More efficient storage

Storage is another key advantage of the tower technology. Valerio Fernandez, operations manager of Abengoa Solar, says the ability to generate higher temperatures improves the efficiency of the storage system.

“The plant can operate longer when solar resources are not available, as high temperature allows storing more energy using the same amount of heat storage media,” he says.

A further advantage of tower technology is its flexibility when it comes to siting. Whereas an even or leveled land area is needed for parabolic troughs, heliostats do not need to be sited on an even surface. Tower technology can even be deployed in a moderately hilly area.

Wachs highlights that recent technological innovations have advanced solar thermal power technology to give towers the edge over troughs.

Progress in the software industry has made it possible to accurately track and control hundreds of thousands mirrors, which reflect the sun’s energy to a boiler atop a tower.”

A separate area of development has been in the design of more efficient steam turbines, which run off steam at 550-650 degrees Celsius.

Although tower technology promises a host of advantages, the main barrier to its promotion comes from the fact that only a handful of tower plants are currently operational.

More commercial tower plants need to come online before the technology can be considered ‘proven’.

But Fernandez is convinced that tower technology’s moment has arrived. “If towers were considered a demonstration technology some years ago, at this moment it is considered as commercial as any other CSP technology,” he says.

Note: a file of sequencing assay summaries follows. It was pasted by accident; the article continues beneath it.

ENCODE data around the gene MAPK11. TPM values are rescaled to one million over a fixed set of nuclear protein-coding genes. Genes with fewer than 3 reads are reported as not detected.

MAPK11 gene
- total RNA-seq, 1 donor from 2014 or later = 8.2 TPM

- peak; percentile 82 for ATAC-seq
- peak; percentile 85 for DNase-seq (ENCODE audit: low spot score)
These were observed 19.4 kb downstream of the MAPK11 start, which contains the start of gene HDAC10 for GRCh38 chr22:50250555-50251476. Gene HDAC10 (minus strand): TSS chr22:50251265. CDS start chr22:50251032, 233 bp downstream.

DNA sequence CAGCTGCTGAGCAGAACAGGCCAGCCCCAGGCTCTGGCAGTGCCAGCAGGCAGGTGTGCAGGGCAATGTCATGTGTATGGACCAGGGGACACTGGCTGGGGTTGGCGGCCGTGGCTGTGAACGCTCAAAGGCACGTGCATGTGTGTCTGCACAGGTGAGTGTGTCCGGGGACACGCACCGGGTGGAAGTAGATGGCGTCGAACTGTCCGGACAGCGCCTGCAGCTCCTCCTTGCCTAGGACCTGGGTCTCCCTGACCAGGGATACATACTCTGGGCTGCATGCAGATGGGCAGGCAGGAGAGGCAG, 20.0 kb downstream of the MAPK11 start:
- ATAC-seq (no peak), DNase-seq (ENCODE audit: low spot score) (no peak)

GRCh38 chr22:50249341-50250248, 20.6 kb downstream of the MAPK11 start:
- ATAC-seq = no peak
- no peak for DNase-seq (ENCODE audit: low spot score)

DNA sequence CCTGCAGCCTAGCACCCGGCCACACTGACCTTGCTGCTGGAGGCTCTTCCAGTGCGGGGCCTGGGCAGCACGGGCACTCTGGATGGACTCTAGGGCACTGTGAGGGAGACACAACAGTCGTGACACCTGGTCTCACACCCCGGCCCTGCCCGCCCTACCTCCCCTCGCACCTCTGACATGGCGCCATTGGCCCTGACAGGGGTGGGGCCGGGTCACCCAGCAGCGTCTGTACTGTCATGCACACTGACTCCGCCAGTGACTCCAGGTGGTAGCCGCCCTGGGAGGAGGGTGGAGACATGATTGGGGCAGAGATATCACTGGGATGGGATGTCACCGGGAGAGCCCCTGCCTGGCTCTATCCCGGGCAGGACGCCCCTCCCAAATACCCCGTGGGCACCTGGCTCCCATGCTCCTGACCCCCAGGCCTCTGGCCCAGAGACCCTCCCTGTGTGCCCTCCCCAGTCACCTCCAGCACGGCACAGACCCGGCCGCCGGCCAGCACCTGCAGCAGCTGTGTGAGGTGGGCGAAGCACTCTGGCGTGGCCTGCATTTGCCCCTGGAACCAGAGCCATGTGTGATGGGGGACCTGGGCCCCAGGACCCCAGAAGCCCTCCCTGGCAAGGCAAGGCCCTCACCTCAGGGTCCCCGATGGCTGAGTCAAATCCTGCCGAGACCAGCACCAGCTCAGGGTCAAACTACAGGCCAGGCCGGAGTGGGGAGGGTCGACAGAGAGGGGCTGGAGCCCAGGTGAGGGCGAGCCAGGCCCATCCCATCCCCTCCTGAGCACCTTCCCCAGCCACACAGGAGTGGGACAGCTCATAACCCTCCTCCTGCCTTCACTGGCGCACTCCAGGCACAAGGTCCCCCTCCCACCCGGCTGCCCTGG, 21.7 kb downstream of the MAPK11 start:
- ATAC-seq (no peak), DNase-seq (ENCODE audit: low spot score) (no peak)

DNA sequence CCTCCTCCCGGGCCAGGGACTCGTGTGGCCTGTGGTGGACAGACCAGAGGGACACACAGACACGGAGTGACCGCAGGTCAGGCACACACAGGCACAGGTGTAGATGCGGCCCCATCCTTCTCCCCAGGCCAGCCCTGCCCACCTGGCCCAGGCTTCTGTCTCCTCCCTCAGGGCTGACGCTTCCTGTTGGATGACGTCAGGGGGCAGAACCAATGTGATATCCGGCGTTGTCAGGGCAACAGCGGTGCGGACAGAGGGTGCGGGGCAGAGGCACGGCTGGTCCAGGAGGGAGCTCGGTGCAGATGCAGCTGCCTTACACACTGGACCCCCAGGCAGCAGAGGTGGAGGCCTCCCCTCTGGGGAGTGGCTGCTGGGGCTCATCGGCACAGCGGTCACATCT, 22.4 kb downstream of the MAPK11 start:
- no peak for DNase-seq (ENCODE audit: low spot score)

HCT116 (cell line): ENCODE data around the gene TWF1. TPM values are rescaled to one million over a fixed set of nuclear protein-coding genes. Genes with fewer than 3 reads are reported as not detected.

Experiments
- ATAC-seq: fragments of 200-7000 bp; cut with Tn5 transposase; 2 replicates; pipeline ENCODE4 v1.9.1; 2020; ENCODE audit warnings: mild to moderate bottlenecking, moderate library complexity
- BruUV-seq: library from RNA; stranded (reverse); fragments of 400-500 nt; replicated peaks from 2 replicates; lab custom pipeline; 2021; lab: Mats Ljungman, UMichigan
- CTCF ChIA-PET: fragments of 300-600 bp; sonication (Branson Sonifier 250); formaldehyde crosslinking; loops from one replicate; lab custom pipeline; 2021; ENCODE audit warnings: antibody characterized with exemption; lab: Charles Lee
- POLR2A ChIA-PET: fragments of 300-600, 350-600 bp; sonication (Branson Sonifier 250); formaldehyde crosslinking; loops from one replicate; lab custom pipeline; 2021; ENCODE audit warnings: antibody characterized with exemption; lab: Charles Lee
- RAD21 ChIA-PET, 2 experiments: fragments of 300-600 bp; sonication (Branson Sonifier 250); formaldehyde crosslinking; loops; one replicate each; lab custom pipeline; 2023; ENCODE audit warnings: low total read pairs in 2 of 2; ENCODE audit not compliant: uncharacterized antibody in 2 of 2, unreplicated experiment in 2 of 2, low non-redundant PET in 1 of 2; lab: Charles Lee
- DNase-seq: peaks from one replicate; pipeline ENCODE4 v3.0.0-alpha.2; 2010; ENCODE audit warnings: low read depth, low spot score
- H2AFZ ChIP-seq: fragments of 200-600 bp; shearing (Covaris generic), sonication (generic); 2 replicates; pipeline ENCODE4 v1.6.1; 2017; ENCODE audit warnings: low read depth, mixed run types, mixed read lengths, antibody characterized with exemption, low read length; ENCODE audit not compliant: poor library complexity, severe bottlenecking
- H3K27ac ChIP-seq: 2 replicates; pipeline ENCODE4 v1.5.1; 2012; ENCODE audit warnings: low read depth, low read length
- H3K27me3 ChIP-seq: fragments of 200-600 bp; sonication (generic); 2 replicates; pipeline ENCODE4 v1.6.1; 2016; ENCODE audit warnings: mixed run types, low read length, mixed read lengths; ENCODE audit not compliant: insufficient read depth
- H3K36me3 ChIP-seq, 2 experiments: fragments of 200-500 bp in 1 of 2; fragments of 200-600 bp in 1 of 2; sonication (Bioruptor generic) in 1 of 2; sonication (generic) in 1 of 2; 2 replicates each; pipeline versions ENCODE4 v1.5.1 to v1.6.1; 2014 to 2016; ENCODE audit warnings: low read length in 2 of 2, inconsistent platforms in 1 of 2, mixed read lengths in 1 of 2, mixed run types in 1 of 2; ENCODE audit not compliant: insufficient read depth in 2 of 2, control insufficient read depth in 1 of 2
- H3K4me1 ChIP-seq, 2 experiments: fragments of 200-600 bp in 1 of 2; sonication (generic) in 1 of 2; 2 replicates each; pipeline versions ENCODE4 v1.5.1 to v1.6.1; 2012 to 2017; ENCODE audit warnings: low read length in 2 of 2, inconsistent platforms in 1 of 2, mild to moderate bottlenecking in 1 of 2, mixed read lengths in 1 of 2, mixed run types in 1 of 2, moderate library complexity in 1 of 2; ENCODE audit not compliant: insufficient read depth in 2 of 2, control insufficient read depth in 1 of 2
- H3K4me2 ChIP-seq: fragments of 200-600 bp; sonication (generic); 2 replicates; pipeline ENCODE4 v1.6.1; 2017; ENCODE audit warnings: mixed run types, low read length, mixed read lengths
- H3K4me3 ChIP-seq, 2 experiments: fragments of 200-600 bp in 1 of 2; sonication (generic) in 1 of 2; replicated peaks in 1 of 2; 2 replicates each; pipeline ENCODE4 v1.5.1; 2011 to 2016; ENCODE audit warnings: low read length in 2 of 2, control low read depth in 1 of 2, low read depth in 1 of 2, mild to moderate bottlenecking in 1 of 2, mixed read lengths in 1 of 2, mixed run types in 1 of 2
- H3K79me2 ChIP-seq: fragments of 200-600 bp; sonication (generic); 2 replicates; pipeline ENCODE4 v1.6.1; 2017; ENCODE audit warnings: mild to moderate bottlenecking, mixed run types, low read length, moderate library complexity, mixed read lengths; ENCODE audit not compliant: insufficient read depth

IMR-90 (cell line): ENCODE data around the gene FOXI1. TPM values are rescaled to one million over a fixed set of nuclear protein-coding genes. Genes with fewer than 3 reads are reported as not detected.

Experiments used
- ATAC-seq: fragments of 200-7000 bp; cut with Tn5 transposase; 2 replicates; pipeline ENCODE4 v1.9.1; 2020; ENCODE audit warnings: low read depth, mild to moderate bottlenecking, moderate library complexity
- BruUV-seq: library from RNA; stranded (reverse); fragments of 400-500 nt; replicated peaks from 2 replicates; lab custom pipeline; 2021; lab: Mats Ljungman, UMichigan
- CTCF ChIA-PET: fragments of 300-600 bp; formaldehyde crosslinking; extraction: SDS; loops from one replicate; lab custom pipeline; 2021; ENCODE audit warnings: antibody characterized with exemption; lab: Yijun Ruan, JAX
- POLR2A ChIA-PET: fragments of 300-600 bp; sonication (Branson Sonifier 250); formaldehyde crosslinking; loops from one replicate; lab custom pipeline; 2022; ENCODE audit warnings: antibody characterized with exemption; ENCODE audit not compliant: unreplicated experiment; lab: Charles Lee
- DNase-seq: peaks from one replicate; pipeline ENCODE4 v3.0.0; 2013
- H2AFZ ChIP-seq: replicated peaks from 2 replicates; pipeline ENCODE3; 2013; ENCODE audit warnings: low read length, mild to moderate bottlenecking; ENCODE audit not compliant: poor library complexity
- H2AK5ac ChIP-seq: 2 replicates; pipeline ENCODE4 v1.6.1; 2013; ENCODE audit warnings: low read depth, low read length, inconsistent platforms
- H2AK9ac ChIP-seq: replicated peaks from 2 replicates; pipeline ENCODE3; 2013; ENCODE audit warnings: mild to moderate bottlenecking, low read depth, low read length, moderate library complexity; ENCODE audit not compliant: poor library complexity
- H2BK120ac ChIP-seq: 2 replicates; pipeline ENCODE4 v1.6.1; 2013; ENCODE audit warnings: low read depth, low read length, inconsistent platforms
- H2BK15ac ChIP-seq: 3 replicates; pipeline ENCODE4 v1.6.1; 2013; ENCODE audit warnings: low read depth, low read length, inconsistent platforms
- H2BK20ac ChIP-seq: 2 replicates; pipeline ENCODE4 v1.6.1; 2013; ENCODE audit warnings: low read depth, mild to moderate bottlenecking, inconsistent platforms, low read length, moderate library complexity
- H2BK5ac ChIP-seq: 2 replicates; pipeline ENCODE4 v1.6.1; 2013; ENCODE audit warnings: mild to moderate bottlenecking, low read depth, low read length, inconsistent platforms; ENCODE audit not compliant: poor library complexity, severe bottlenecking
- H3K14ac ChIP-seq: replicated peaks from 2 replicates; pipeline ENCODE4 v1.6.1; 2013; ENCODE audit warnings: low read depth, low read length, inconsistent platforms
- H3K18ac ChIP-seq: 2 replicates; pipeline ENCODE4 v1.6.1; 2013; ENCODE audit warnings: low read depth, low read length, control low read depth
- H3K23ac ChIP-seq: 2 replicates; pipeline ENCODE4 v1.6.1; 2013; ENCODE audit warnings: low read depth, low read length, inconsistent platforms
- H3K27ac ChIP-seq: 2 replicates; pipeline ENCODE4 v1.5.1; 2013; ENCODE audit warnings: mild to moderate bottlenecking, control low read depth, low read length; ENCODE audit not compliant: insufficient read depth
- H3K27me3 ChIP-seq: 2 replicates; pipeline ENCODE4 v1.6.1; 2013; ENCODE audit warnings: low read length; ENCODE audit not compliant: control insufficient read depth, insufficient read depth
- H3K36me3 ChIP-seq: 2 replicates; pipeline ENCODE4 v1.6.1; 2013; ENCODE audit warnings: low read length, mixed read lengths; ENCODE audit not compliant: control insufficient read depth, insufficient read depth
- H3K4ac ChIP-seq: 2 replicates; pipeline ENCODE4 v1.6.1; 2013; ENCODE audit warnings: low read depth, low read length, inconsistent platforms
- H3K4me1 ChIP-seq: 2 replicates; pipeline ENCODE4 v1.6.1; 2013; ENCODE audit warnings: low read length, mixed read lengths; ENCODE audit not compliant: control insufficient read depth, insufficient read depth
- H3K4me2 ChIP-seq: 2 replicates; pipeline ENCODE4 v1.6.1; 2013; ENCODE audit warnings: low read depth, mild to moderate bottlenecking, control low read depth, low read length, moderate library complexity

In addition to existing solar tower projects, including Abengoa Solar’s 11MW PS10, and 20MW PS20 solar towers in Sevilla, Spain, and the 10MW Solar One tower, (later expanded and renamed as Solar Two) in California, developed by the US Department of Energy and other government agencies, there are a number of ambitious projects in the pipeline that promise to bring towers into the mainstream.

Bright Source has 2.6 GW of contracts with Pacific Gas & Electric and Southern California Edison. The company is working on permitting and financing Ivanpah, Brightsource’s first plant in the US, which will have a capacity of 440 MW.  Brightsource has already signed on Bechtel as the engineering contractor and equity partner for the Ivanpah project.

It is also constructing a 29 MW thermal plant for Chevron in Coalinga, California.  “When completed, the plant will help Chevron demonstrate the value of solar-generated steam in the enhanced oil recovery process.  By replacing natural gas with a steam production fuel source, we are also helping Chevron reduce their carbon footprint,” says Wachs.